Sunday, September 27, 2009

Aweekstweets Sept 20-27 2009 @jameskobielus

Aweekstweets Sept 20-27 2009 @jameskobielus

BTW, has anybody noticed the irony of the so-called "father of the Internet" being somebody named "Cerf"?4 minutes ago from TweetDeck
JK2—Surfing the Internet is still an apt metaphor. New waves of innovation just keep swelling this ocean of information and experience. It’s all we can do to stay on the board.

Scanned & posted to my Facebook key docs from 1991 attesting to Gore's pivotal role in commercializing the Internet. Setting record straightabout 8 hours ago from TweetDeck
JK2—Gore was one key catalyst in the development of the first truly new mass medium since television. He never claimed to be the “father of the Internet.” In fact, Vint Cerf—another key catalyst--never claimed that (admittedly sexist, paternalistic, simplistic, GreatMan-istic) role either. It’s simply a matter of Gore’s political enemies exaggerating what he claimed in order to tarnish his legacy and keep him from gaining the presidency.

"Cerf: Turning off pieces of the 'Net 'not sensible'" ( JK--Bogus issue. No one's arguing POTUS needs to be Net-fuhrerabout 9 hours ago from TweetDeck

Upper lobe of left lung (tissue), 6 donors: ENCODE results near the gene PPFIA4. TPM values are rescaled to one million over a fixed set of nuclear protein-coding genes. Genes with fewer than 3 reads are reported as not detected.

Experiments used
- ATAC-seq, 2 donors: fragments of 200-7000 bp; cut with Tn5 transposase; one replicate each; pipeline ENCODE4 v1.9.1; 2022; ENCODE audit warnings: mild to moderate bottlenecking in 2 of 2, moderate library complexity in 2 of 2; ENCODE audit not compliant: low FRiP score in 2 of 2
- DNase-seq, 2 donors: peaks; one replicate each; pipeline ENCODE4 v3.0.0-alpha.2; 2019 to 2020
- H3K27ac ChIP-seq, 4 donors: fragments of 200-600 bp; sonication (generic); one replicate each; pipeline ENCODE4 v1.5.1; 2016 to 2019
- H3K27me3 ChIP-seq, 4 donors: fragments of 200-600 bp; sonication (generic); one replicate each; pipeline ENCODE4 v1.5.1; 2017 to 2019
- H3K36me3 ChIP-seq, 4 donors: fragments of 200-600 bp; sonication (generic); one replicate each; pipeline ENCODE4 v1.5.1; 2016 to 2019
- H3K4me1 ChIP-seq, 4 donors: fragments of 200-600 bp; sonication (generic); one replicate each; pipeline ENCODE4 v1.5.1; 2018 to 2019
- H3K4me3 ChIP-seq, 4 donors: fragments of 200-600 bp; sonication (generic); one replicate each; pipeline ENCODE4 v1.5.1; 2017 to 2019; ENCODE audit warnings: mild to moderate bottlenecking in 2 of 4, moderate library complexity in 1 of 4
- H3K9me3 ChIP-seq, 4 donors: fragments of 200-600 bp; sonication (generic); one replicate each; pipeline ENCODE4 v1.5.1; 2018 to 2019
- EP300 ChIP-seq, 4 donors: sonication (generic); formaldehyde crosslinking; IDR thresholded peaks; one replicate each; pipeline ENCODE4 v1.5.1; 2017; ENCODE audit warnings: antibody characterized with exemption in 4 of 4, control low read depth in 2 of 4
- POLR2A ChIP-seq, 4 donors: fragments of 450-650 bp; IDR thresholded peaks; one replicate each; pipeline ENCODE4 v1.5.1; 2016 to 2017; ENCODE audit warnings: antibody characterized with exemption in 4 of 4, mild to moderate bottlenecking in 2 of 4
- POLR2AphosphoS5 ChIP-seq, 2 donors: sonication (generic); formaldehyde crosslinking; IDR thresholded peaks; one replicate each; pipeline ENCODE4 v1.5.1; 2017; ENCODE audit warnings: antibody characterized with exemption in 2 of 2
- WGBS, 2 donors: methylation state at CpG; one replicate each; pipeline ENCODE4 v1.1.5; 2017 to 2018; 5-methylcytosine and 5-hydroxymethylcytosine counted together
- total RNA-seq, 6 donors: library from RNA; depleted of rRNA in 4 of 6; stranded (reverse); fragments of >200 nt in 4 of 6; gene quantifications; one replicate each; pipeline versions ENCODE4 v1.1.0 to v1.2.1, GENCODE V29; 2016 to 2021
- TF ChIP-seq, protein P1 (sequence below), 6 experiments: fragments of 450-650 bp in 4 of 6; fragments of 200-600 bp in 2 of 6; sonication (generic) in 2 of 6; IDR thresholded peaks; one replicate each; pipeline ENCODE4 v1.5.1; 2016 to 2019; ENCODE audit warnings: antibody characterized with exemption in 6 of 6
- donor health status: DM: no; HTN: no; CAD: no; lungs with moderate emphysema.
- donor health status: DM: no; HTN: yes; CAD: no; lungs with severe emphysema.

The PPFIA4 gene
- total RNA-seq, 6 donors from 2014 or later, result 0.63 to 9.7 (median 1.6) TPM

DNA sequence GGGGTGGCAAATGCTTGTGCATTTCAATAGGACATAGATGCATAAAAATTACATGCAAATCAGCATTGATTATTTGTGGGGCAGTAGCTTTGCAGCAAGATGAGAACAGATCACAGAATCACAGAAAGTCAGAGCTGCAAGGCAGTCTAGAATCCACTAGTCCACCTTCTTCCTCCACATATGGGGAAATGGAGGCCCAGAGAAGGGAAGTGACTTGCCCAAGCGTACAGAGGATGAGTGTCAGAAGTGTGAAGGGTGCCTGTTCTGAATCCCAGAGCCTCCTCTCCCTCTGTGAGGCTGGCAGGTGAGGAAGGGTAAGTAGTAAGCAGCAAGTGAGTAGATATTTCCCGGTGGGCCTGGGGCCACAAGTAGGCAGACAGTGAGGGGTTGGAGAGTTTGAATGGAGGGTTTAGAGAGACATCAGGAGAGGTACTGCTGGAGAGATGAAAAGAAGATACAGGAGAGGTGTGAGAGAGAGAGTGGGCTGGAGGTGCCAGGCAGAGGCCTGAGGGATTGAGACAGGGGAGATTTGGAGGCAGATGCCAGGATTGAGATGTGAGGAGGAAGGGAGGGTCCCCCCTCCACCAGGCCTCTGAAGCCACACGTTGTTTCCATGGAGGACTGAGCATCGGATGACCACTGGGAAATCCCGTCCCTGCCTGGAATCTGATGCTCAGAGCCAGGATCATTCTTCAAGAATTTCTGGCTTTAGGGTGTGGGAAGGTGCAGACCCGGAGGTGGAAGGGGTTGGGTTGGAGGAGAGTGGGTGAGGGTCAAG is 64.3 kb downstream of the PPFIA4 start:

JK2—With reference to the proposed Snowe-Rockefeller legislation, Cerf sets the record straight in the linked article: “You understand the motivation behind it. It's people concerned about the dependency we have on the Net and the potential for that dependency to be very brittle. But the idea that the president would turn off pieces of the Internet is not sensible. On the other hand, focusing attention on the need to make the network more robust, more reliable, more resistant to various forms of either attack or infection is a really good thing to be attentive to. .... I don't think the president should try to turn off the Internet, and I don't think that he has any interest in trying to do that.” Heck, Bush Jr couldn’t “turn off” the civil aviation system in this country for long after 9/11? And what, exactly, would one “turn off” in response to a cyber-warfare attack? And isn’t “turning off,” or blocking, pieces of the Internet the preferred solution of the Chinese communists?